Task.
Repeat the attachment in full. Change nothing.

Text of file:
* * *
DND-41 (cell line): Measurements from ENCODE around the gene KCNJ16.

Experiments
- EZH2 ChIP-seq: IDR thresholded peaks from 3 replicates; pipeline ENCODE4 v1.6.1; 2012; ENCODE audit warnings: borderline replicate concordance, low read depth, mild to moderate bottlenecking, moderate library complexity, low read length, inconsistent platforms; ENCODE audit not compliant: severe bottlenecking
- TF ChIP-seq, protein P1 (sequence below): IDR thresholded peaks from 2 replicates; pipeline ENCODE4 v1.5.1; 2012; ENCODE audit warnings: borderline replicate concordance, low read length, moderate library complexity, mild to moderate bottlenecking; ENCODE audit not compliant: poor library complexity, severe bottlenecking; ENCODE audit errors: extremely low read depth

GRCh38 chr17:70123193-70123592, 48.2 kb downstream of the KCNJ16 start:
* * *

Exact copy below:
DND-41 (cell line): Measurements from ENCODE around the gene KCNJ16.

Experiments
- EZH2 ChIP-seq: IDR thresholded peaks from 3 replicates; pipeline ENCODE4 v1.6.1; 2012; ENCODE audit warnings: borderline replicate concordance, low read depth, mild to moderate bottlenecking, moderate library complexity, low read length, inconsistent platforms; ENCODE audit not compliant: severe bottlenecking
- TF ChIP-seq, protein P1 (sequence below): IDR thresholded peaks from 2 replicates; pipeline ENCODE4 v1.5.1; 2012; ENCODE audit warnings: borderline replicate concordance, low read length, moderate library complexity, mild to moderate bottlenecking; ENCODE audit not compliant: poor library complexity, severe bottlenecking; ENCODE audit errors: extremely low read depth

GRCh38 chr17:70123193-70123592, 48.2 kb downstream of the KCNJ16 start: